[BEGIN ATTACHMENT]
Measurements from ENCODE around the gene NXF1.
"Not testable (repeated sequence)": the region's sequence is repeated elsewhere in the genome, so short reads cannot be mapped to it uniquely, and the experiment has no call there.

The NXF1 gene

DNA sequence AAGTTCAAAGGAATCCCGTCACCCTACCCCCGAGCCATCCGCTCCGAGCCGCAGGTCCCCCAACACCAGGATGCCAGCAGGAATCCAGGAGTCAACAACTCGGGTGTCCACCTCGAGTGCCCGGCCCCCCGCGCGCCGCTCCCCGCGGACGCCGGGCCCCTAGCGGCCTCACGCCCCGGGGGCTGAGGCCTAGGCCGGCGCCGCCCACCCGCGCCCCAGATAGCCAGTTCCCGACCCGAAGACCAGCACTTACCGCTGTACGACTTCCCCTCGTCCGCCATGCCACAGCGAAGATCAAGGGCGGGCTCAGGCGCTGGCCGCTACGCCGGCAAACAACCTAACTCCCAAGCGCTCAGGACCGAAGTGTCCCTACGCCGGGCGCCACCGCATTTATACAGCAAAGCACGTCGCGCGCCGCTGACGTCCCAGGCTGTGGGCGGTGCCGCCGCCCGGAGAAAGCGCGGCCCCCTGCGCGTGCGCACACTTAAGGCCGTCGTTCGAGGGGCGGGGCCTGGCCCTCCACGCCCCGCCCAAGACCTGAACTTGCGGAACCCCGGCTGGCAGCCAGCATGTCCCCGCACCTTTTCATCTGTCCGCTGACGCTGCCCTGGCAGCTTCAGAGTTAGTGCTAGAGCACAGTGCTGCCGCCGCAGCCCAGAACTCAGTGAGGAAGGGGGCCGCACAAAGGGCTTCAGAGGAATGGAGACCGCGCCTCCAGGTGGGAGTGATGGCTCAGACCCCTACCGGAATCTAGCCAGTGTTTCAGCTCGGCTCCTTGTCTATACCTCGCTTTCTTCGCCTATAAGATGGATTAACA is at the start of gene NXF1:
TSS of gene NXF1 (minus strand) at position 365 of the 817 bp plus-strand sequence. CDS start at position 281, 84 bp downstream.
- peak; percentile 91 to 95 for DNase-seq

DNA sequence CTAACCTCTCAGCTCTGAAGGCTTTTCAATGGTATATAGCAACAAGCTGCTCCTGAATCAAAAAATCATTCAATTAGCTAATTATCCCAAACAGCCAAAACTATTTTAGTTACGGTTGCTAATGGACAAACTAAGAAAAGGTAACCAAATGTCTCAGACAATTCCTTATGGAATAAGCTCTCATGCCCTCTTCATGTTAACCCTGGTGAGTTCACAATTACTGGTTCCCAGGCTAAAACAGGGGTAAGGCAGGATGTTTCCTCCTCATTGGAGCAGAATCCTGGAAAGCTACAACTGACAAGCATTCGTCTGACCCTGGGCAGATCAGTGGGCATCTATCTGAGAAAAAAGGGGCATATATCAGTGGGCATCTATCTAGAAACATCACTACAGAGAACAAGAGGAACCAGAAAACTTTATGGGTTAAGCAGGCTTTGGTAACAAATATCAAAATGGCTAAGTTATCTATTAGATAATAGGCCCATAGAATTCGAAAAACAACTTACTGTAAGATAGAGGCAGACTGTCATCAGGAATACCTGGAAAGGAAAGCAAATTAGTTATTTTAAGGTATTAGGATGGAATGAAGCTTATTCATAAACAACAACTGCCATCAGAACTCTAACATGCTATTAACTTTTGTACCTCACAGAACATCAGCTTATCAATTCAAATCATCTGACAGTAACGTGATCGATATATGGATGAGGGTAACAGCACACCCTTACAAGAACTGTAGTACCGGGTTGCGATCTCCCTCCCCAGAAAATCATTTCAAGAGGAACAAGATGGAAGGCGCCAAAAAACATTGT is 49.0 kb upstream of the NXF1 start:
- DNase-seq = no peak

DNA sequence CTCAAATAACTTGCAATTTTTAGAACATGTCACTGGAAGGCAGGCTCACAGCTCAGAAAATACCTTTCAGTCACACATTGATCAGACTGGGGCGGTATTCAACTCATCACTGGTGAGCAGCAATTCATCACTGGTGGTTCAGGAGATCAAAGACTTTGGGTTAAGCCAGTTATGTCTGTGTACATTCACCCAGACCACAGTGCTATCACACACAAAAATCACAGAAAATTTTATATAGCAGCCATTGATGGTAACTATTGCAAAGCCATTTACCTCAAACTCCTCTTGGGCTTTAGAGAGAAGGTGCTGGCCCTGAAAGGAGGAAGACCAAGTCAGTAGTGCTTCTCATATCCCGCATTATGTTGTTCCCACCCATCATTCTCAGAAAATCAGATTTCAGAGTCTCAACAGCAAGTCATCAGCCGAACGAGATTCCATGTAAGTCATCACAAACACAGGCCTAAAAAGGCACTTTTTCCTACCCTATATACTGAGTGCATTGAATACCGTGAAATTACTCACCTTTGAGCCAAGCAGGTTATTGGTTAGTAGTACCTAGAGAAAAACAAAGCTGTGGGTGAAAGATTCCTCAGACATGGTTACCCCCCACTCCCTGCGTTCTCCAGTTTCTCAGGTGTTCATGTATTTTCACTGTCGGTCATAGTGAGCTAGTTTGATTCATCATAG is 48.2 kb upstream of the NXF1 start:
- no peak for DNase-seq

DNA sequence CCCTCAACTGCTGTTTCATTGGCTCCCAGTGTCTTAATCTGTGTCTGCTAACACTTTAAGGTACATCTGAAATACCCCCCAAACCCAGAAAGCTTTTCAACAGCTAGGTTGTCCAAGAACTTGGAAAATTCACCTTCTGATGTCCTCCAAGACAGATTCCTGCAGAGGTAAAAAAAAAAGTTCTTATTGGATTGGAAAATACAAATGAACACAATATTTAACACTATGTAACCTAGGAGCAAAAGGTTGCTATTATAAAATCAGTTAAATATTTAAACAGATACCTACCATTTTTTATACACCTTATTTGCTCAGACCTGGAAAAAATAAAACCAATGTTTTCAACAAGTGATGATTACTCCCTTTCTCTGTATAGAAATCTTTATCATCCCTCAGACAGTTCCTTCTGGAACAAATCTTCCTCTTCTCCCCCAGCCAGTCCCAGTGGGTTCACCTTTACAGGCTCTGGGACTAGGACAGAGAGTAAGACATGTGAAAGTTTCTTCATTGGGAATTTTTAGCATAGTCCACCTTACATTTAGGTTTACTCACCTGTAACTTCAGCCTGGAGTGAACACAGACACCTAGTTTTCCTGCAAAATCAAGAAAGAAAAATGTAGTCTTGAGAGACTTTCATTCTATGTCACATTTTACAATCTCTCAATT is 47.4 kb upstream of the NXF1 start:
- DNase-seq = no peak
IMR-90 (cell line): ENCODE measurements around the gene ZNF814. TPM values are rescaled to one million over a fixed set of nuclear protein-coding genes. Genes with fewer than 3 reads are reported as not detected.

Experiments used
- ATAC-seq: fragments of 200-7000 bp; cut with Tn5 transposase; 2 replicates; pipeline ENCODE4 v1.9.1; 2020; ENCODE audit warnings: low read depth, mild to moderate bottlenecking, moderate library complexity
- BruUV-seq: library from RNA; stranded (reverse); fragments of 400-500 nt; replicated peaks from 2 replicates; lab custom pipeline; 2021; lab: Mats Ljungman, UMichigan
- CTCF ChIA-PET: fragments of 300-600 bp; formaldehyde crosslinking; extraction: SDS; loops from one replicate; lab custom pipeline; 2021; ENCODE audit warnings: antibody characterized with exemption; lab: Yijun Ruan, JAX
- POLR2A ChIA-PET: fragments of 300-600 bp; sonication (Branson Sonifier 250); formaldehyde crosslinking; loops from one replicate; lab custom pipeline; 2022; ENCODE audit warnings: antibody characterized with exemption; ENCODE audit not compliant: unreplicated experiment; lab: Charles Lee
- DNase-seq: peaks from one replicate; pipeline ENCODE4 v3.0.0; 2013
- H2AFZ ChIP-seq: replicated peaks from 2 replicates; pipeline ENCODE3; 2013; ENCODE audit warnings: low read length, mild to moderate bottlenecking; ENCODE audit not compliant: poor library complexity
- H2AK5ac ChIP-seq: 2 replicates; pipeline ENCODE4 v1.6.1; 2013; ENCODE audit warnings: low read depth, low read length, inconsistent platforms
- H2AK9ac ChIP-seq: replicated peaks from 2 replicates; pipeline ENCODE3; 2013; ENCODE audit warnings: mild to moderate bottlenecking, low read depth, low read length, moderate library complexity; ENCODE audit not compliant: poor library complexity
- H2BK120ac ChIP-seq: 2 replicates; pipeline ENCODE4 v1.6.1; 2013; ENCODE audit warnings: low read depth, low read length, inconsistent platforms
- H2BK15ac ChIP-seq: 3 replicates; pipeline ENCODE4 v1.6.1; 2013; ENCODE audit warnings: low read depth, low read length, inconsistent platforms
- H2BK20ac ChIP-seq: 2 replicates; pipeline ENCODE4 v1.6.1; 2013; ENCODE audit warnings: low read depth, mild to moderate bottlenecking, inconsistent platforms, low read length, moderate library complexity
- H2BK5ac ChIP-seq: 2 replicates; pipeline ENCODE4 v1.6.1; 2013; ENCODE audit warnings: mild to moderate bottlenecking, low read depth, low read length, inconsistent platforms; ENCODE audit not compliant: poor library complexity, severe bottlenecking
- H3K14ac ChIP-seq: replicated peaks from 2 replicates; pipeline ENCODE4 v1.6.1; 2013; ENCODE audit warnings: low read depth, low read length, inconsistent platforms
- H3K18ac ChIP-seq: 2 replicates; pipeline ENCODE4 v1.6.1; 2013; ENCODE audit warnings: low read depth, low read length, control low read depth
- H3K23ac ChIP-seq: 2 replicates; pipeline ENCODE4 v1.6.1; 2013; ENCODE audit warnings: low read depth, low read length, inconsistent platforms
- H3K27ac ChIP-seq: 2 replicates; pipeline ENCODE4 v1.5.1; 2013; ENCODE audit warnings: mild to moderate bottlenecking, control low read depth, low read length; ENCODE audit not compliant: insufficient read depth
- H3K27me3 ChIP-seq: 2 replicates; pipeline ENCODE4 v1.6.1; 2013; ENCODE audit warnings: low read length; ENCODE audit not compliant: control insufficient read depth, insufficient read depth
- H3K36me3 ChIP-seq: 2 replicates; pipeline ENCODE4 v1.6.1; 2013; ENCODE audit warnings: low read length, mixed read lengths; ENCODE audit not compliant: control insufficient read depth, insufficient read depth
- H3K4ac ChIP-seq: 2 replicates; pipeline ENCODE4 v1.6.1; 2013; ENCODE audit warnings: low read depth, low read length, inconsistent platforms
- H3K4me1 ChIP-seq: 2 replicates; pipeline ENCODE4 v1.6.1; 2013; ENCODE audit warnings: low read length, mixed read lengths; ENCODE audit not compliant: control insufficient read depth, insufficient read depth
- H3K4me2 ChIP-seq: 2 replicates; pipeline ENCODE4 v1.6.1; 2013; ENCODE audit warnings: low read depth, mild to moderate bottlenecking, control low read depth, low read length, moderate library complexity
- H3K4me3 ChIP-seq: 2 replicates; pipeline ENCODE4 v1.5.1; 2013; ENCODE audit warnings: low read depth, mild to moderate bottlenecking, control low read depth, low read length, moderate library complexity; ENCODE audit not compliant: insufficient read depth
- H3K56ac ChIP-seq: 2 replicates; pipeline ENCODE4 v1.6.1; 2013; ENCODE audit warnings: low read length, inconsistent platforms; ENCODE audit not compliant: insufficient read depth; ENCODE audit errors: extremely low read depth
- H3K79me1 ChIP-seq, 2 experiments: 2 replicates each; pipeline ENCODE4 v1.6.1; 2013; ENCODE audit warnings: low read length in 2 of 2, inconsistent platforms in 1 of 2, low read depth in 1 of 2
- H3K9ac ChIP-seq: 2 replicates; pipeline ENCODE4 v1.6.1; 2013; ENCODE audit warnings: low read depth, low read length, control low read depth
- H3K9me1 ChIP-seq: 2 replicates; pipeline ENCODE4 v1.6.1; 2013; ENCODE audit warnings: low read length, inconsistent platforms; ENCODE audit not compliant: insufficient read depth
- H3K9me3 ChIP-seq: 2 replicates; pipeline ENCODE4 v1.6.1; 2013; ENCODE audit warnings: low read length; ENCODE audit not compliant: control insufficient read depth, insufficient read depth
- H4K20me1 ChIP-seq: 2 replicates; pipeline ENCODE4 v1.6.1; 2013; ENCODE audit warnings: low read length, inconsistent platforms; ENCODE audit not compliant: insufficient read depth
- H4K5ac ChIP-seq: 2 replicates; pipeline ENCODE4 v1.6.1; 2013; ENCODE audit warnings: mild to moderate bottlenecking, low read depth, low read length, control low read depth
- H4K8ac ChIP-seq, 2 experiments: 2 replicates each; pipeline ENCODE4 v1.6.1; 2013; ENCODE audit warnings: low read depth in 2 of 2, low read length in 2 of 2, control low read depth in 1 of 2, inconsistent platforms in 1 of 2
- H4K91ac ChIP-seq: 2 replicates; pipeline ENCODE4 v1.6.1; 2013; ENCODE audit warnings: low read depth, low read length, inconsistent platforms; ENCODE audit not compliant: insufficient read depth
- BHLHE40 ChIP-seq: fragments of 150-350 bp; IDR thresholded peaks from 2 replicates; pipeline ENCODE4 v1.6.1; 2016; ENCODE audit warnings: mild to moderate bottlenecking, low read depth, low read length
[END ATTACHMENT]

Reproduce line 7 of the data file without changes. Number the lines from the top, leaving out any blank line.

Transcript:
DNA sequence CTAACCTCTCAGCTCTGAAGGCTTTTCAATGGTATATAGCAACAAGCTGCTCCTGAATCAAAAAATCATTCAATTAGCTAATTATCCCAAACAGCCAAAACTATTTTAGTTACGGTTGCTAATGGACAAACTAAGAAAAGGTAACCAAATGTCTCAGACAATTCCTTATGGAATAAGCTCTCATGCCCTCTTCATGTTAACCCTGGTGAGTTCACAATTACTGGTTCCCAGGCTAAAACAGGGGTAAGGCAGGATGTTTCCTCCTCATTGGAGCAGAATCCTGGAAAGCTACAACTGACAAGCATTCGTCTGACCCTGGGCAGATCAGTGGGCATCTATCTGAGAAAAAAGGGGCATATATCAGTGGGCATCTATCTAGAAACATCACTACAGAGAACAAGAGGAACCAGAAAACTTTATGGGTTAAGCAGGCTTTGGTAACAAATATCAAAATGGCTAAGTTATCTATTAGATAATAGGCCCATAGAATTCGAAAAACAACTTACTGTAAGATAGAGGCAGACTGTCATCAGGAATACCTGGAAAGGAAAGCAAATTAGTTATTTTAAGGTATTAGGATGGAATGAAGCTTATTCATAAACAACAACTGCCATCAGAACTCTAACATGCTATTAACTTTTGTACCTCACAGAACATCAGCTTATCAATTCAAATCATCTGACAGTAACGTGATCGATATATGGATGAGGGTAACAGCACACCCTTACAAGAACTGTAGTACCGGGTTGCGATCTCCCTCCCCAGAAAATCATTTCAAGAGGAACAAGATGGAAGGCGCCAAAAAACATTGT is 49.0 kb upstream of the NXF1 start: